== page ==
how do you practically build safeguards and accountability into your life to help you grow in ministerial integrity?

Since all ministry leaders are imperfect people who are still experiencing the ongoing work of God’s grace in their lives, how do you practically build safeguards and accountability into your life to help you grow in ministerial integrity? Discuss two specific spiritual disciplines that help you in this way.

Integrity is the foundation of leadership. You only lead people if they trust you. If you lose people’s trust, you’ve lost it all. That’s why the right to lead is earned, and it’s earned by being trustworthy. I think that the most damaging sin a leader can commit is to betray his people’s trust. Anyway, I think that mostly practically build safeguards and accountability into our lives to help us grow in ministerial integrity are Financial Integrity and Accountability in Churches and Ministries.

1-Financial Integrity: In 2 Corinthians 8, Paul advises the church at Corinth about the proper handling and distribution of church funds—and the need to do so in an aboveboard and accountable fashion. The Corinthian was collecting a substantial offering to be distributed to the poor in distant Jerusalem. Paul assures them that Titus, whom they knew to be a man of integrity, and another highly regarded man (unnamed in the text) had been “he was chosen by the churches to accompany us as we carry the offering” (2 Corinthians 8:19 NIV)” What is more, he was chosen by the churches to accompany us as we carry the offering, which we administer in order to honor the Lord himself and to show our eagerness to help”

Paul also mentions a third Christian brother, a man with equally impeccable credentials, who would watch over the carrying of the funds. Titus and these two men, who were to join Paul and his group, formed a company to be trusted in handling and distributing the offerings (2 Corinthians 8:22-23). Paul assures the Corinthians that his group would administer the funds “in order to honor the Lord himself and to show our eagerness to help.” (2 Corinthians 8:19 NIV). Paul did not resent the direct participation of the other two character-approved men in this process of watching over the funds. On the contrary, he welcomed it. In fact, it is likely he initiated their involvement.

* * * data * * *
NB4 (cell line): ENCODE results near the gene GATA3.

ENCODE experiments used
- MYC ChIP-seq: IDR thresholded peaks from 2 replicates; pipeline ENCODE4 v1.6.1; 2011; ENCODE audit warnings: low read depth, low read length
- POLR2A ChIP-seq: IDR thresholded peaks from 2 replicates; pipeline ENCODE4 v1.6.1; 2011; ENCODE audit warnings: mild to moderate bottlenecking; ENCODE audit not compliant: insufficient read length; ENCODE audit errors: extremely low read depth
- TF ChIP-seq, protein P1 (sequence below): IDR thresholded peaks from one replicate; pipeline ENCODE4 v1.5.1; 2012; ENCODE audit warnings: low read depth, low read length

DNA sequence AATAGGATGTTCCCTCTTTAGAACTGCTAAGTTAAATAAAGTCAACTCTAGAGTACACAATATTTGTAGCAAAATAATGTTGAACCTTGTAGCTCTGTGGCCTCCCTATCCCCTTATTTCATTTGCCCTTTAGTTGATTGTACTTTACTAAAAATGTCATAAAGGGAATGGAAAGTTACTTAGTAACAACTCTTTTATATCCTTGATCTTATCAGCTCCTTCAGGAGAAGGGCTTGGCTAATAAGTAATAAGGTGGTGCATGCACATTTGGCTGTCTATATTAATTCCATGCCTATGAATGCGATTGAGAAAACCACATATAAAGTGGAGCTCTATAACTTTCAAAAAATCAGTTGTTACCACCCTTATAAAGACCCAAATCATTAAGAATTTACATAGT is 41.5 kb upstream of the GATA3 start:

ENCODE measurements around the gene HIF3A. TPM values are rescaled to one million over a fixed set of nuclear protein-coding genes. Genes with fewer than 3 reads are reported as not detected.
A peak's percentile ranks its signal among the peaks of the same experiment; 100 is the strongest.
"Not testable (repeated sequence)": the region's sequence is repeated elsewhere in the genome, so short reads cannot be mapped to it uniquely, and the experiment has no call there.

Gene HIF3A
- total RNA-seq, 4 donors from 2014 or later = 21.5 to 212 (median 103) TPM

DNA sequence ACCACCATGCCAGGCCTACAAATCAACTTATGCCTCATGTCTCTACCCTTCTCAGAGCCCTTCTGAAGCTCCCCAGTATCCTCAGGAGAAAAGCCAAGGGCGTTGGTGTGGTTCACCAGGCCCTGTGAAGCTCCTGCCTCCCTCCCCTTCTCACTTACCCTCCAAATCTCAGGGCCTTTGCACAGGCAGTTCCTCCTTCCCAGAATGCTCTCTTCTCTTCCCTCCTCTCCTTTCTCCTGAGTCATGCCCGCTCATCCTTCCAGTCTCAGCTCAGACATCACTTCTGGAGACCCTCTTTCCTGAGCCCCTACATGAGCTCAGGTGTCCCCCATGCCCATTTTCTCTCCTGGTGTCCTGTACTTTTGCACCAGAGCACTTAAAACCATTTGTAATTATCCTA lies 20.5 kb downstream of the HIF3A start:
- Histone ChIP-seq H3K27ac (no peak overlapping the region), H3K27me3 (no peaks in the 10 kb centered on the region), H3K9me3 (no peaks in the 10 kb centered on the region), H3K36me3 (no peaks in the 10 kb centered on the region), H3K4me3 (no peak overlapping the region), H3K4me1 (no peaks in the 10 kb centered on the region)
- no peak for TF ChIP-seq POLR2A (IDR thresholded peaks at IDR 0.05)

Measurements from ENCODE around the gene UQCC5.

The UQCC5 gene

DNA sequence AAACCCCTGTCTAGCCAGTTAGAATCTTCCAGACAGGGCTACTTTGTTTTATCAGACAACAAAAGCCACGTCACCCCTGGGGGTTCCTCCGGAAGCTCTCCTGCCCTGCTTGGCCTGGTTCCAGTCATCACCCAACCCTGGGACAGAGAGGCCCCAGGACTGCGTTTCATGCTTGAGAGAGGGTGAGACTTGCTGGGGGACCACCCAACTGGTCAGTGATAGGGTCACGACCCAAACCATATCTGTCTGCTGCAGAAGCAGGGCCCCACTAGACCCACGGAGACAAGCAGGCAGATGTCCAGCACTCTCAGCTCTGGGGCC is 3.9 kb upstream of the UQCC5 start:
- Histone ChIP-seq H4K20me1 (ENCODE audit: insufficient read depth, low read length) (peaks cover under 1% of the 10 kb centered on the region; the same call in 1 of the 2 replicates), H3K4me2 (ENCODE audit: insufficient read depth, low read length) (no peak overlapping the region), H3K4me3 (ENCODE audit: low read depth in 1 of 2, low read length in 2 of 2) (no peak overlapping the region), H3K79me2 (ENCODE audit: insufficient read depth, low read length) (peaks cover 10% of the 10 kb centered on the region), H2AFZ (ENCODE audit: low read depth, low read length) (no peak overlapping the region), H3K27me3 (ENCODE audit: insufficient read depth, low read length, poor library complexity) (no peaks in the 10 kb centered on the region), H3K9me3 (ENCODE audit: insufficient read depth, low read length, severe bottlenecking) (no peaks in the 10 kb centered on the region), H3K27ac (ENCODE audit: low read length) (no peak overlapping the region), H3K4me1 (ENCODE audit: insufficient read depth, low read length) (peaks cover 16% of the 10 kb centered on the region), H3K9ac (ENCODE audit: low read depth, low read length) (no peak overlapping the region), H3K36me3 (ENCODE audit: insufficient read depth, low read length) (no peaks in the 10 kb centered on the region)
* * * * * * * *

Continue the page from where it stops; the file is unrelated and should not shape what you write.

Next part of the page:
2-Accountability: Paul also says, “For we are taking pains to do what is right, not only in the eyes of the Lord but also in the eyes of man.” (2 Corinthians 8:21 NIV). Here are two important safeguards for preserving financial integrity and accountability:

First, we need to take pains to do what is right. A system of financial accountability may seem awkward, time-consuming, or a nuisance. At times it may seem unnecessary. But it is right, and therefore we must take pains to establish proper checks and balances.

Second, it’s not enough for a leader to say, “My conscience is clear before the Lord.” Our actions must be above reproach, “not only in the eyes of the Lord but also in the eyes of men.” Whatever system of collecting and distributing funds we choose; must involve awareness and accountability, with a plurality of character-approved men or women (preferably not chosen by each other but by a church or constituency). Although two character-qualified family members might appropriately sit together on a board, there’s no place for the sort of nepotism that makes some organizations top-heavy with underqualified relatives and childhood friends who look the other way instead of fostering accountability.

In my opinion, one of the most telling questions to ask in any church or ministry is: Who has the courage and authority to tell the decision-makers that what they are doing is unbiblical?

Blessing,

RAVY

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